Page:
Every kind of sinus infection comes with a throbbing pain all over the face, behind the eyes, swollen eyes, what feels like a toothache, and stuffed ears. You probably have had to see your ENT doctor about these symptoms in the past. Also along for the ride, you get a stuffy nose (not to mention a leaky one), a scratchy throat, a state where you find it hard to keep your eyes open in the sunlight, and sometimes, even a mild fever. With a sinus fungal infection, you get to experience all of these. You may also feel exhaustion and a worse fever for than you would with normal sinus infections. What is your tipoff that what you have is the sinus fungal infection and not a normal one? Well, a normal sinus infection clears up right away with antibiotics. Fungi don’t really respond to antibiotics. This is where your ENT doctor earns his pay.
The first step you need to take if you feel that your sinus infection isn’t responding to antibiotics is that you need to go to either your primary or ENT doctor to see if you need an X-Ray taken of your sinuses. Aspergillus is one of the most common kinds of fungus known to attack your sinuses. Your doctor will prescribe you with antifungal medication, and will probably ask you to look around your home to see if there is mold or fungus anywhere. Dampness in the basement for instance, is a major cause of fungus in the home environment. You’ll probably need to get an air purifier too.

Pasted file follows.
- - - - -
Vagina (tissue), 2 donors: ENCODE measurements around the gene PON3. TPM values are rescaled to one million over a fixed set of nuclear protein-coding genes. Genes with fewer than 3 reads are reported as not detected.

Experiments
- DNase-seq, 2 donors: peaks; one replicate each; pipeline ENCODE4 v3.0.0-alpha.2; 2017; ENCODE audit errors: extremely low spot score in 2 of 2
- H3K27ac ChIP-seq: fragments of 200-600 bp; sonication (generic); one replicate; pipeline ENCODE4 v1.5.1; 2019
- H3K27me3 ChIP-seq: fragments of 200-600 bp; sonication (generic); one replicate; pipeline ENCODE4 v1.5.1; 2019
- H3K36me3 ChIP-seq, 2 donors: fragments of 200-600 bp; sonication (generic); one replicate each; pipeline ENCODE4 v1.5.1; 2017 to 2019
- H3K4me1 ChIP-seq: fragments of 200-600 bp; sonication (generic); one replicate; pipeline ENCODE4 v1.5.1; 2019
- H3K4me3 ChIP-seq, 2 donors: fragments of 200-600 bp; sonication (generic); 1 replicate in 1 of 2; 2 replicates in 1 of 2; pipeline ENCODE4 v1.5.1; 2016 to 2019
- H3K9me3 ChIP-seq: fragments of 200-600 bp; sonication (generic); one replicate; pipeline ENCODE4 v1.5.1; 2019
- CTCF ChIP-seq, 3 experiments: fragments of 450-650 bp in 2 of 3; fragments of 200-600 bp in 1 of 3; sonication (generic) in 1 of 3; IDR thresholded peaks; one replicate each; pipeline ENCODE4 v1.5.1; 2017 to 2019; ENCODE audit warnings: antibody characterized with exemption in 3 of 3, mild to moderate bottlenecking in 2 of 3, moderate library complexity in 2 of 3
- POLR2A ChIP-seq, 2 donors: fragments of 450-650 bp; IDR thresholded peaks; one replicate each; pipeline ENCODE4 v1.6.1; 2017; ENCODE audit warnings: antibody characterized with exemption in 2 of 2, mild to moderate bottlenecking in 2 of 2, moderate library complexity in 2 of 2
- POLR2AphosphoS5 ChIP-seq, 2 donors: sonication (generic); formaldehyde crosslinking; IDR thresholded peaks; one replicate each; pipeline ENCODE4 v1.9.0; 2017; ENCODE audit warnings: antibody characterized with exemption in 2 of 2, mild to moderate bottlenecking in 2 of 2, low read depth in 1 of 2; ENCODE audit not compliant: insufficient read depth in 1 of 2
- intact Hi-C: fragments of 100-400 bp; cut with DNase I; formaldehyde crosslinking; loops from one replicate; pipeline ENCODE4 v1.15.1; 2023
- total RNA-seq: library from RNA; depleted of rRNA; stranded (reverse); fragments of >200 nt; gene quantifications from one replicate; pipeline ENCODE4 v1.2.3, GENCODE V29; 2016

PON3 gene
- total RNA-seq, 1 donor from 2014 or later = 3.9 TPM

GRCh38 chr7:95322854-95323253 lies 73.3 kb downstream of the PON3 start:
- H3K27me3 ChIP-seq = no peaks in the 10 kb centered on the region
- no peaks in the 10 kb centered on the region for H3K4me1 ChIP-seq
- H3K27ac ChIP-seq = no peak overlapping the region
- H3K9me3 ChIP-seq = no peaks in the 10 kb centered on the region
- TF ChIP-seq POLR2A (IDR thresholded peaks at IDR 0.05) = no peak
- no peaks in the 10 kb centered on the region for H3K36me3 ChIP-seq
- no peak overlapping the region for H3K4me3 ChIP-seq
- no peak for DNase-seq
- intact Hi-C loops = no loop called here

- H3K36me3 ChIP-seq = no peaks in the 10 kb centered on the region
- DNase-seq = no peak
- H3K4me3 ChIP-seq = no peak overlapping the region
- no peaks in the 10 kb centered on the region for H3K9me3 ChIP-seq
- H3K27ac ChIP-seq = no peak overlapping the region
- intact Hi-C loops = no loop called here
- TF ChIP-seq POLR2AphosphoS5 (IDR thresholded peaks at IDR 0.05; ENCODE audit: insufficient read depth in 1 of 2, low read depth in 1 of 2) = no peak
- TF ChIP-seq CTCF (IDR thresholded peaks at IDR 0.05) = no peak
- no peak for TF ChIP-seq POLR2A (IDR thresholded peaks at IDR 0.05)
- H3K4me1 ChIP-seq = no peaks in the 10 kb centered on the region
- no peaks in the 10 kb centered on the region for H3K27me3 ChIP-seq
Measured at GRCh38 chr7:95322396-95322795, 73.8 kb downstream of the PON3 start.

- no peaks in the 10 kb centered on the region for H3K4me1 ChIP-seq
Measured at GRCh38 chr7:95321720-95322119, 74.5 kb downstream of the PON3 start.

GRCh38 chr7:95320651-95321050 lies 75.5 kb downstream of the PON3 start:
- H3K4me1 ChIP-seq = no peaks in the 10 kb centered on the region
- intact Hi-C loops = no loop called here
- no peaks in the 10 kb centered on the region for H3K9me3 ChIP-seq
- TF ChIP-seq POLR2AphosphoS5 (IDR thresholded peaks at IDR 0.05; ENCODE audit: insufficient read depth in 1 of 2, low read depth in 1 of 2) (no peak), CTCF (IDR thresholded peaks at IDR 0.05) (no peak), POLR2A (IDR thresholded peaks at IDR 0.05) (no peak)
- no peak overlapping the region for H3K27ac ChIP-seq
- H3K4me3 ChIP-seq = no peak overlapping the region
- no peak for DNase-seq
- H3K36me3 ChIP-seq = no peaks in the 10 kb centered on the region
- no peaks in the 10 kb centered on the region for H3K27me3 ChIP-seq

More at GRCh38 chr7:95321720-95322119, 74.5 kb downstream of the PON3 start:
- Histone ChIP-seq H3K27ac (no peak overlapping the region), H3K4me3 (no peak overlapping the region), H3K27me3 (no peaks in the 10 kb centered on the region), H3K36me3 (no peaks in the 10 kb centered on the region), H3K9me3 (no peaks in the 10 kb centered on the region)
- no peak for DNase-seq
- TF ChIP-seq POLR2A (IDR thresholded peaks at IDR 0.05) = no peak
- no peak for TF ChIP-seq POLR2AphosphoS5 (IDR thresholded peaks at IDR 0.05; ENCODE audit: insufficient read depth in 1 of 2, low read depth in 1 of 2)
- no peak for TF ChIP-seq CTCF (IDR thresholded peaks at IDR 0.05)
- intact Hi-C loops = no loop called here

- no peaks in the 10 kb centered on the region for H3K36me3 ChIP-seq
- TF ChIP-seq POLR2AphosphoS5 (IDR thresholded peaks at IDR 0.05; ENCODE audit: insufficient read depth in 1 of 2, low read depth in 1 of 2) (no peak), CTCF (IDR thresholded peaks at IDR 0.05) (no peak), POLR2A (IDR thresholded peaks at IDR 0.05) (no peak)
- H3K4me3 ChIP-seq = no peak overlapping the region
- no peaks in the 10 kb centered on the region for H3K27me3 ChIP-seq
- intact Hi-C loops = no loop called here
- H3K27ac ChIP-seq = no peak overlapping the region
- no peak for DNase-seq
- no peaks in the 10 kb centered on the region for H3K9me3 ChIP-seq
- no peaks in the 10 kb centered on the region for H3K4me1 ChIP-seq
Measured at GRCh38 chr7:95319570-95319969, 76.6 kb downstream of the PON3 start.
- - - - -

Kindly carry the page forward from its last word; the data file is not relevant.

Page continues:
Make sure that you protect your immune system. Exercise a lot, and drink plenty of fluids. Fungal infections don’t typically happen to people who stay strong.